“History,” said Marcus Tullius Cicero, “is the witness that testifies to the passing of time; it illumines reality, vitalizes memory, provides guidance in daily life, and brings us tidings of antiquity.” With increasing frequency, those tidings have been delivered in fiction, of which Robert Harris’s projected trilogy starring the great silver-tongued Roman himself is a splendid example. Now two volumes strong, the work purports to be a biography of Cicero written by his slave and scribe, Tiro. Such a man did exist and so, apparently, did his book, though lost long ago to one of those miscellaneous disasters to which history has also been so frequent a witness. The Tiro of these pages, an engaging character himself, is an on-the-spot reporter of the skullduggery that was Roman politics of the time and an acerbic commentator on the foibles, follies, and bold gambits of his master.
Though it can be read on its own, Conspirata continues where the first volume, Imperium, left off, that is with Cicero ascending to a year’s consulship in a republic that is corroding from within and harassed from without. It is 63 B.C. and Rome is “a vortex of hunger, rumor, anxiety; of crippled veterans and bankrupt farmers begging at every corner; of roistering bands of drunken young men terrorizing shopkeepers; of women from good families openly prostituting themselves outside the taverns; of sudden conflagrations, violent tempests, moonless nights, and scavenging dogs; of fanatics, soothsayers, beggars, fights.” Pompey is away in the East; Rome has the jitters. The discovery of an eviscerated slave boy, clearly killed as a human sacrifice, is an unhappy sign — but what does it mean?
It means plots are afoot, a great welter of intrigue and treachery that finally coalesces as the Catiline Conspiracy, whereby portions of Rome were to be set ablaze, any number of senators, including Cicero, murdered, and power seized in the subsequent panic by Lucius Sergius Catilina and his fellow conspirators. Under Harris’s pen — or Tiro’s stylus — the infamous scheme unfolds in a stunning sequence of double-dealing, deception, and opportunism. It is immensely enthralling and nerve-racking even though we know how it will end. I give nothing away to the student of history (or reader of novels of ancient Rome) when I tell you that Catilina and his cohorts are finally dispatched; but at that point the book is only a little over halfway to its end. Now another presence, which has been slipping in and out of the pages, becomes increasingly felt.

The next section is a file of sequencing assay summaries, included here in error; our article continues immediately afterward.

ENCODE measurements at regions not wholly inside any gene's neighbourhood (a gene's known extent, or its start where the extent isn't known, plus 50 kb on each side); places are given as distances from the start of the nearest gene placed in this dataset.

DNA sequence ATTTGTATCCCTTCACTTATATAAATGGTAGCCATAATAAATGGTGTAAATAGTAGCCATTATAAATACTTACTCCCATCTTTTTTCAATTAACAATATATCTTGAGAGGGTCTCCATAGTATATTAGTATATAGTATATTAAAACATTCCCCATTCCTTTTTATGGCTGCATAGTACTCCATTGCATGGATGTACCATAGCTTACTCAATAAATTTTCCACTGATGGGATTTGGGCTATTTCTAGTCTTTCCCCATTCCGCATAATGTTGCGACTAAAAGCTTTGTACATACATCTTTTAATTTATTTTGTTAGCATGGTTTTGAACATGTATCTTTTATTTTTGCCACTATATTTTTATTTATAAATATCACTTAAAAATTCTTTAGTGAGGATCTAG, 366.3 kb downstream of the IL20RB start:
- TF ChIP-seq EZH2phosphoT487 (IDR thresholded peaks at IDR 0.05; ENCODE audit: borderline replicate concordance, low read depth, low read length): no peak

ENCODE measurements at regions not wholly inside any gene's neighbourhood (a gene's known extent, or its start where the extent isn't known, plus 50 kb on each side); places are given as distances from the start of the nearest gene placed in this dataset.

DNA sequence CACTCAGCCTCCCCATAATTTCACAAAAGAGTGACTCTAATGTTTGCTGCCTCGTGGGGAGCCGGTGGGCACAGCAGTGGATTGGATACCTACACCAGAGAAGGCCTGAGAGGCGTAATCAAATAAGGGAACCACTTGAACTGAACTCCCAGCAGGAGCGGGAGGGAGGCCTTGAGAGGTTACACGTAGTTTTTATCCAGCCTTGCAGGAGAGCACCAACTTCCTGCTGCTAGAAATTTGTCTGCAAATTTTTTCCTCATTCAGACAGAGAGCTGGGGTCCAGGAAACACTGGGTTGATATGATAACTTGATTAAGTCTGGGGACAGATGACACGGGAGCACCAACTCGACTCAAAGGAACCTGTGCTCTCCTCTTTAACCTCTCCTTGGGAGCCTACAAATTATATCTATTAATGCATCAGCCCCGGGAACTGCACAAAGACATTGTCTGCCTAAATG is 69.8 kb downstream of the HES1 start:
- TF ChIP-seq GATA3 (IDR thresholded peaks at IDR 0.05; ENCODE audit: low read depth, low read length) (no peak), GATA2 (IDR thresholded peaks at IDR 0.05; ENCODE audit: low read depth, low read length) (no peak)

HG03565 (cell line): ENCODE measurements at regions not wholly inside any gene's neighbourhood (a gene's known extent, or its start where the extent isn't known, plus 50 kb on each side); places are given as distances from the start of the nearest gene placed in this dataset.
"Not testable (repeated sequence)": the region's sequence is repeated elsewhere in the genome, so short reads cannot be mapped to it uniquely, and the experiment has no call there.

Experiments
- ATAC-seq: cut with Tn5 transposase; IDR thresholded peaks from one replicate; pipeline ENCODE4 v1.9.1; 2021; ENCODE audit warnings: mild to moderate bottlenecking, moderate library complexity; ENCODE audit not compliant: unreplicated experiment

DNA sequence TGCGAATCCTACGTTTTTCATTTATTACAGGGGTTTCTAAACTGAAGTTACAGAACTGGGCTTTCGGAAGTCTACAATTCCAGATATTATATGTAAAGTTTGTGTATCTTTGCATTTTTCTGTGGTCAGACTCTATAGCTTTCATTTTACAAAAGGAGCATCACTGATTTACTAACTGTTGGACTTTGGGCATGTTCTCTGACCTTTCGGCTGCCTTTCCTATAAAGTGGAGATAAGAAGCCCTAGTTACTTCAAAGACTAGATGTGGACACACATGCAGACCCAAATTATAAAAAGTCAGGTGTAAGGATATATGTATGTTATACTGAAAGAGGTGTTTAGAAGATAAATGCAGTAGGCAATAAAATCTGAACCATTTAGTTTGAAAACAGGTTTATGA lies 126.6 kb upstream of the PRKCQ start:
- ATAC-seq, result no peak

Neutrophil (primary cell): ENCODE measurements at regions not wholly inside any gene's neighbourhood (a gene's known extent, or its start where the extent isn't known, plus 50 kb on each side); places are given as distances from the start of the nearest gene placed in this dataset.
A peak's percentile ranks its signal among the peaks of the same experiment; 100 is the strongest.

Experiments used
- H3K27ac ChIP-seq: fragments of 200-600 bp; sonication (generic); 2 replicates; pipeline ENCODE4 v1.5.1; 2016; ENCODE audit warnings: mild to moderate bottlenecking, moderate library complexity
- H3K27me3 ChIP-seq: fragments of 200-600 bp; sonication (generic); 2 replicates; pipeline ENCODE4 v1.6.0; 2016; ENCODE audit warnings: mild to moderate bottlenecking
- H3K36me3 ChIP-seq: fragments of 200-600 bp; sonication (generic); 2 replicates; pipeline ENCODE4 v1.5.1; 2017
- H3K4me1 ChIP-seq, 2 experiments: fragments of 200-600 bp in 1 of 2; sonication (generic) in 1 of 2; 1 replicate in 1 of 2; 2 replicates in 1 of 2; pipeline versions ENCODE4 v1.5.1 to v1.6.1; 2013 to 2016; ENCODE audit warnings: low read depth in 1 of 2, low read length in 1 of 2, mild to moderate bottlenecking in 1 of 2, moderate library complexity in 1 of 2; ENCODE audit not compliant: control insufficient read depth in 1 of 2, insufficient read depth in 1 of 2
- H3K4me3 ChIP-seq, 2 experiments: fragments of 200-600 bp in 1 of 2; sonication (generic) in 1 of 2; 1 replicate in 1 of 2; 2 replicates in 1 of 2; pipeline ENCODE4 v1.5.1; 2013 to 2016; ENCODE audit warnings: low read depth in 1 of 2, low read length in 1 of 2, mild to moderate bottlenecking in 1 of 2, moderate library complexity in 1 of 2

Ecce Caesar. “Pitiless ambition clothed in honeyed charm,” he is a master of guile and foul hugger-mugger. Inscrutable and watchful, he is nonetheless possessed, as Cicero observes, of “a kind of divine recklessness.” Though implicated in the conspiracy, Caesar is allowed to go free for lack of evidence. It is Cicero’s scruples which prevent the needful from being simply fabricated, although that would have been simple enough. Tiro (and the reader, for that matter) finds this fastidiousness oddly placed, for, as shown by Cicero’s many reversals and strange alliances — the stratagems which make up much of the story’s plot, in fact — the great orator was capable of the most ruthless pragmatism. This is only one of the occasions, as the scribe notes with gloomy hindsight, that the opportunity was lost to eradicate Caesar, without whom “the world — our world –would have been entirely different.”